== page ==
The nonprofit Matthews Free Medical Clinic is one of three local nonprofits to benefit from ticket sales at this year’s Oktoberfest. And tickets are selling quickly.
Beginning in 1999 Carolina BrewMasters brought Oktoberfest to the Charlotte area and modeled the festival after the 16-day Oktoberfest held annually in Munich, Germany. This year’s festival will be held Saturday, Sept. 29 from 2 to 7 p.m. at 7100 Statesville Road, in Charlotte.
Now, festival organizers urge area residents to buy tickets well in advance because the event has sold out in the past six years.
Organizers of the festival hope to match last year’s donation of $60,000, which was given to Second Harvest Food Bank. This year’s proceeds will be split between the free clinic, Crisis Assistance Ministry and Beds for Kids.
The Matthews Free Medical Clinic plans to use the donation to provide additional services to their diabetic patients.
“The funds will go towards supporting our diabetes education program. That will let us implement extra programs like exercise. We envision it to be a much larger exclusive program,” said Amy Carr, executive director of the clinic.
The Crisis Assistance Ministry and Beds for Kids both plan to use the money to help those in need, but do not plan to add any additional services or programs.
“We’re just excited to be a part of it. It’s a great event with a great reputation,” Daniel Fogarty, the executive director of Beds for Kids, said.
Oktoberfest will be centered on local breweries and those attending the festival will have a chance to sample craft beer made all over the southeast. Toasted Head Wine also will be at the festival providing wine samples.
“The festival was originally created to educate Charlotte residents about the growing number of great beers being brewed in the Southeast and that continues to be one of our goals. The presenters of Charlotte Oktoberfest, the Carolina BrewMasters, are all local homebrewers. As homebrewers, we are truly passionate about beer,” festival volunteer Lisa Johnson said.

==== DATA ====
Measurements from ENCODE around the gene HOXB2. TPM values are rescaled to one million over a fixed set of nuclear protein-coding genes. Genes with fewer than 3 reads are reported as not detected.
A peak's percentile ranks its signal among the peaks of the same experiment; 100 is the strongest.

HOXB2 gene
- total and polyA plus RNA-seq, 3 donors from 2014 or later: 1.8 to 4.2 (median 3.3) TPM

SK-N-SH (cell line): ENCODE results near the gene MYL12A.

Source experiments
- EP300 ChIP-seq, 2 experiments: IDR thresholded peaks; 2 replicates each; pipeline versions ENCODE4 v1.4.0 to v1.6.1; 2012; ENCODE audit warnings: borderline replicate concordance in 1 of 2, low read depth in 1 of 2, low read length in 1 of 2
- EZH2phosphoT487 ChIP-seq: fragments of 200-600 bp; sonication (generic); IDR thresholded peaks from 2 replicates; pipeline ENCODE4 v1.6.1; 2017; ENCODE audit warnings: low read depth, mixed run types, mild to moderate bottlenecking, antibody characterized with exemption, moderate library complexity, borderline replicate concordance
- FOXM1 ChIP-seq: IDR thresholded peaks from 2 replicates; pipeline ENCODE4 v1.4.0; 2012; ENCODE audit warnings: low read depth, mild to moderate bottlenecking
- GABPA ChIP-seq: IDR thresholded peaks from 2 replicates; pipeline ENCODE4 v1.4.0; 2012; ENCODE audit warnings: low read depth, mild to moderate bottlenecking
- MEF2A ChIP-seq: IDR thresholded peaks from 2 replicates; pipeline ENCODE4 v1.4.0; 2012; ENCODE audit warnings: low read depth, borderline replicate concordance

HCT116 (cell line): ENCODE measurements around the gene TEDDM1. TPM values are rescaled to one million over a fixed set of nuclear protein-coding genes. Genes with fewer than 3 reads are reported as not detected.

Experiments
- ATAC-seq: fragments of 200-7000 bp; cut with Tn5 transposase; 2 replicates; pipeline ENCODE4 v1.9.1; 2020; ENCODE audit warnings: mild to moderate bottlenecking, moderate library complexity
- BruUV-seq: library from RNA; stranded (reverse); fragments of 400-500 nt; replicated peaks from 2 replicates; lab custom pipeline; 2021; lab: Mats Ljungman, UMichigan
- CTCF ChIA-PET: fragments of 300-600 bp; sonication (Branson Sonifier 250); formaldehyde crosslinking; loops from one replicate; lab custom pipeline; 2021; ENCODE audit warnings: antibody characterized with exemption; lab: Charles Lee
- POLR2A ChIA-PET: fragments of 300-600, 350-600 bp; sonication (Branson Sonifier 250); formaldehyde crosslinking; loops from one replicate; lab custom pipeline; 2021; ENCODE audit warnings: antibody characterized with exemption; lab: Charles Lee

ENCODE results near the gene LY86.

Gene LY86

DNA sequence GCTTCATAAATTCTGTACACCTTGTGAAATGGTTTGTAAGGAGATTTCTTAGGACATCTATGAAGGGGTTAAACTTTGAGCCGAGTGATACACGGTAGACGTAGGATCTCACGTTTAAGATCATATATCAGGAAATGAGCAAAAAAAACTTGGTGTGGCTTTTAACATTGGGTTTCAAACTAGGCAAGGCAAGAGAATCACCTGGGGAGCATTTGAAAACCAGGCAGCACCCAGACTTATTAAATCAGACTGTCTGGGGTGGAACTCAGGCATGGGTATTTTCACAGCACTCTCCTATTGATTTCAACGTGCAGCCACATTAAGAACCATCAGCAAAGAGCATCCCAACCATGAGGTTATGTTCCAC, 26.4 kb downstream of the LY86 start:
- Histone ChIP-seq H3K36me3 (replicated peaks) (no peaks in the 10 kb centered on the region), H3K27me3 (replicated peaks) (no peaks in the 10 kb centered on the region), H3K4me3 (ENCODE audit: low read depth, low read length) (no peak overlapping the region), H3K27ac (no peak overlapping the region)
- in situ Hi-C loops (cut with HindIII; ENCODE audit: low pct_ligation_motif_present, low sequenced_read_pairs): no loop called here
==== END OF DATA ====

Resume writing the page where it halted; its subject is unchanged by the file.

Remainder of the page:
In addition to craft beer vendors, three bands will be playing throughout the day – Stella Rising, Alien Radio and Early Ray. On the other side of the festival Creative Loafing will set up their BeerLympic Village where drinking games will take place.
Premium tickets cost $50 and allow ticket holders to enter Oktoberfest one hour early at 1 p.m., general admission costs $35 and designated drivers can attend the festival for $10. Designated drivers are given free food and non-alcoholic drinks in the Designated Drivers Tent and if they come with a premium ticket holder they can enter the festival early as well.
Those attending Oktoberfest must be 21 years old or older. The festival is a rain or shine event and no refunds will be given. No pets, coolers or outside food and drink are allowed.
Only 144 premium tickets and 3,100 tickets are still available. Once all drinking tickets are sold, designated driver tickets will be cut off. Tickets can be purchased online at www.charlotteoktoberfest.com/tickets.
“Once our radio partners on KISS 95.1 FM, The Fan 610 AM and Country WSOC 103.7 start their promotions on Sept. 1, we will sell out very quickly. (Premium) tickets will probably be gone already by then,” Johnson said.